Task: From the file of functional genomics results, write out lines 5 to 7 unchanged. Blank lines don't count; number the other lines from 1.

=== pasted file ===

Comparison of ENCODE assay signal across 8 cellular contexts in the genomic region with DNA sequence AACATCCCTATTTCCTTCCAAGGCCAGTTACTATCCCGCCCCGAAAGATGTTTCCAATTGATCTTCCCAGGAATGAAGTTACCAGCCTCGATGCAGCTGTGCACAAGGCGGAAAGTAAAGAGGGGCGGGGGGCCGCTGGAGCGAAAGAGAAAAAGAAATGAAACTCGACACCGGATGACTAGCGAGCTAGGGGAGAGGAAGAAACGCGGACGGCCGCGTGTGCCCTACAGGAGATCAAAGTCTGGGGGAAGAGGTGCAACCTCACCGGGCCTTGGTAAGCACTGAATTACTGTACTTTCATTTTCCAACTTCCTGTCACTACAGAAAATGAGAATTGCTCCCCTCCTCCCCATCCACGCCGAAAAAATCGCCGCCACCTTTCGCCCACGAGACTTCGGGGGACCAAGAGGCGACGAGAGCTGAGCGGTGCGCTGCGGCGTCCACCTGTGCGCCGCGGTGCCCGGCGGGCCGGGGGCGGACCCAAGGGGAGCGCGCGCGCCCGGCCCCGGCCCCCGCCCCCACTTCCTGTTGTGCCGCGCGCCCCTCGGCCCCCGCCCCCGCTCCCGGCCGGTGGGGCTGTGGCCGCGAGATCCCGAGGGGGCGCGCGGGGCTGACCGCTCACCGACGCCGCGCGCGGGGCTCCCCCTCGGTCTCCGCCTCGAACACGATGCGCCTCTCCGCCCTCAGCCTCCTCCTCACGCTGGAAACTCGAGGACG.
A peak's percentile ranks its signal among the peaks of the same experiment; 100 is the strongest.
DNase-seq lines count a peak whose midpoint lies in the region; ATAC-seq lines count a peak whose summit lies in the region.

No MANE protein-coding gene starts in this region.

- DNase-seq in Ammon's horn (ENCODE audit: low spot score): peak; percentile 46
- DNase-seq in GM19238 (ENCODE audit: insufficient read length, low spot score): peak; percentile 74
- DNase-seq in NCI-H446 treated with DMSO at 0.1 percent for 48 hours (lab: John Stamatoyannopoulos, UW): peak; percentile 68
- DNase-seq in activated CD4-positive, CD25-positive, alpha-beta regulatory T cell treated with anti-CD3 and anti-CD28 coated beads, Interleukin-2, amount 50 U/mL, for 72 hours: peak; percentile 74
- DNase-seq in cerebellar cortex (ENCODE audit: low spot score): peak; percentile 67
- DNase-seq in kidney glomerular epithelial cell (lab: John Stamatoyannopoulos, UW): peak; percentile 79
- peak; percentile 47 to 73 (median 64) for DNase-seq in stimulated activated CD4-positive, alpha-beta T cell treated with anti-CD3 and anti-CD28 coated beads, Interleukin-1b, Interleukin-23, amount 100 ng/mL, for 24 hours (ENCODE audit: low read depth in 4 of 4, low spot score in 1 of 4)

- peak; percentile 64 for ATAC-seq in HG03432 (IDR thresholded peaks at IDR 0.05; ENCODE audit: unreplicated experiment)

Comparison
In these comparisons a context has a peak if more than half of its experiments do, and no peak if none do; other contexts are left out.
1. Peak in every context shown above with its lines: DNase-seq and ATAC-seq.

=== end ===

- DNase-seq in Ammon's horn (ENCODE audit: low spot score): peak; percentile 46
- DNase-seq in GM19238 (ENCODE audit: insufficient read length, low spot score): peak; percentile 74
- DNase-seq in NCI-H446 treated with DMSO at 0.1 percent for 48 hours (lab: John Stamatoyannopoulos, UW): peak; percentile 68